Nevertheless, a certain level of eastward restitution did take place from Offenbach. This stimulated leading rabbis and scholars like Leo Baeck, Gershom Scholem, Salo W. Baron and Cecil Roth to propose a different logical solution for unidentifiable holdings, or those with no evident heirs. They argued energetically that such collections – especially if they came from Eastern Europe – should be sent to countries where the Jewish refugees now lived.
Gershom Scholem was one of the scholars who campaigned for the Offenbach book treasure (picture: commons.wikimedia.org)
After all, it was those communities that would likely need and use them. This plan, however, also required negotiation. Finally, in February 1949, Salo Baron and his companions in New York managed to establish a trustee organization to receive holdings from Offenbach and pass these on to Israel, the USA, the United Kingdom, South America, South Africa, and Australia.
Books and memory
Just as Jewish survivors from across Europe found refuge after the war in the American zone of occupied Germany and briefly formed a transit center of Jewish life, so Offenbach’s “library in transit” represented a temporary center of Jewish scholarship on European soil, before the surviving collections were distributed worldwide. But, as many confronted with the depot related, Offenbach also bore striking witness to the recent history of annihilation. Visitors likened it to a memorial, or even a cemetery, rather than a place of learning. The MFAA officer Leslie Poste spoke for many when he wrote:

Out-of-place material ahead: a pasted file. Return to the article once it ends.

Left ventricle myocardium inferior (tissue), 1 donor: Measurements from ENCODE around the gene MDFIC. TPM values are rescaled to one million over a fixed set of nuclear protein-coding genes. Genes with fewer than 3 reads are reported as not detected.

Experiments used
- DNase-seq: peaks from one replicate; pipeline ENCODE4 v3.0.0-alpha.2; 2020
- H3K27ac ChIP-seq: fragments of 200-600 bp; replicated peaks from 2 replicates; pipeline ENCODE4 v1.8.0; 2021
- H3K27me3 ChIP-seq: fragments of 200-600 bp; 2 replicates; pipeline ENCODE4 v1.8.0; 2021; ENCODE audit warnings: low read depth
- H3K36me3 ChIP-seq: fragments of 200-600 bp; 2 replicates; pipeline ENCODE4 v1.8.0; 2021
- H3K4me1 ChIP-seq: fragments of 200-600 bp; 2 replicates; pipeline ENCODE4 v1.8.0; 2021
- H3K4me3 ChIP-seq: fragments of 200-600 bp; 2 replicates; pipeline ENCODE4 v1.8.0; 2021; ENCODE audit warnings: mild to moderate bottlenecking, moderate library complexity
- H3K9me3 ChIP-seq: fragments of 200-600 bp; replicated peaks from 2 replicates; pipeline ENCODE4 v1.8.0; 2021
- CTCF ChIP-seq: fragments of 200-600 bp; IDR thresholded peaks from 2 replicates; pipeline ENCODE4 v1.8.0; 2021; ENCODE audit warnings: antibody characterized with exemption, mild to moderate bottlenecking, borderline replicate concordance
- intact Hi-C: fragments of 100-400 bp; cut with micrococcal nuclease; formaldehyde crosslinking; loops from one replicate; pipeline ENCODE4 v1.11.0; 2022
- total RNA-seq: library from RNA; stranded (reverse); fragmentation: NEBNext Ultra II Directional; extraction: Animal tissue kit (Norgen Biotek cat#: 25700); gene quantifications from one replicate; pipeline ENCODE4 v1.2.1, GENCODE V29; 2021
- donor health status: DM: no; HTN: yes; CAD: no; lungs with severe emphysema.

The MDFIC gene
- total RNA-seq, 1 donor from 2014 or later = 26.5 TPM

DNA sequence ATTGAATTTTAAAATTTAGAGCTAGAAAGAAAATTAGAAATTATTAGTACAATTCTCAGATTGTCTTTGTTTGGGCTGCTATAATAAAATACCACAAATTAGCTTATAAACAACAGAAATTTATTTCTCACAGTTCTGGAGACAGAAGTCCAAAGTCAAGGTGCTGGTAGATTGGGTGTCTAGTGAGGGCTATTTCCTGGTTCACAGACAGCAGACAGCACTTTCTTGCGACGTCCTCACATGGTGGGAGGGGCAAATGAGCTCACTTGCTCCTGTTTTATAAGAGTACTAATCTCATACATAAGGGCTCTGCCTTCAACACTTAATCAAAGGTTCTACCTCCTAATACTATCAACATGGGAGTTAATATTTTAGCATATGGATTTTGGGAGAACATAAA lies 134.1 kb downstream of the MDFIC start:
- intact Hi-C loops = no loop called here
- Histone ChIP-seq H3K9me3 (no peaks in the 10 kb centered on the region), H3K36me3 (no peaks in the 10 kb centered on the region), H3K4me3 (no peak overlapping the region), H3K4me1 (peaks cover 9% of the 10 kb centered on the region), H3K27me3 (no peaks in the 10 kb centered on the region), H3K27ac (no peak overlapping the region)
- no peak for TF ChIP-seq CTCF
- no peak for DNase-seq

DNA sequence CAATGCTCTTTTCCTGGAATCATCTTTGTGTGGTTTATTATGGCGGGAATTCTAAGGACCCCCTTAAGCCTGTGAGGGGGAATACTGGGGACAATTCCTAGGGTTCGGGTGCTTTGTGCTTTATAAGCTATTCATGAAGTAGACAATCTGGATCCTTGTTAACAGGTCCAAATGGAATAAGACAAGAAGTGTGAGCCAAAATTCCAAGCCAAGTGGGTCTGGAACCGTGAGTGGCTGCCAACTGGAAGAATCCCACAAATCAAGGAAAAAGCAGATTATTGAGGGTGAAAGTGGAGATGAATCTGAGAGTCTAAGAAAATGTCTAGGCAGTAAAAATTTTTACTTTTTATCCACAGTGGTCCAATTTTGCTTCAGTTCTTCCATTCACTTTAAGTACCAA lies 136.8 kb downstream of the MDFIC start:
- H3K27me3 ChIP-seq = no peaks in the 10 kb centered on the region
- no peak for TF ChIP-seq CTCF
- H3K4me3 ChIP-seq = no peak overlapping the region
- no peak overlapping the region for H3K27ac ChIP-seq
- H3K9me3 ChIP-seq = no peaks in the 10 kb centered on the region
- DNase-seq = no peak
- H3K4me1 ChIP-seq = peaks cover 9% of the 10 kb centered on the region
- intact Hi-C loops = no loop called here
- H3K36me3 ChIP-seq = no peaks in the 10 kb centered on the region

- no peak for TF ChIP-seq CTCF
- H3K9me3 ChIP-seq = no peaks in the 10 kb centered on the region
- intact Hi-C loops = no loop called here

„These books and objects were what was left of the hundreds of Jewish institutions of learning, of Jewish communities, wiped out by the Holocaust of Hitlerism. Few can fathom the depth of the Jewish tragedy of which these remnants stood as sad memorial.”
At the same time, the rescue of the books associated with the name of Offenbach awakened definite hopes. As well as the work of remembrance, they stood for the continuity and future perspectives of Jewish cultural life after the rupture. Today books with the Offenbach Depot stamp can be found in every corner of the globe – a stamp that tells of destruction, rescue, and survival.
Dr. Elisabeth Gallas is Deputy Director and Head of the Research Unit “Law” at the Leibniz Institute for Jewish History and Culture – Simon Dubnow in Lepizig.
Further reading: Elisabeth Gallas, A Mortuary of Books. The Rescue of Jewish Culture after the Holocaust, New York, NY: New York University Press 2019
© Title image: Yad Vashem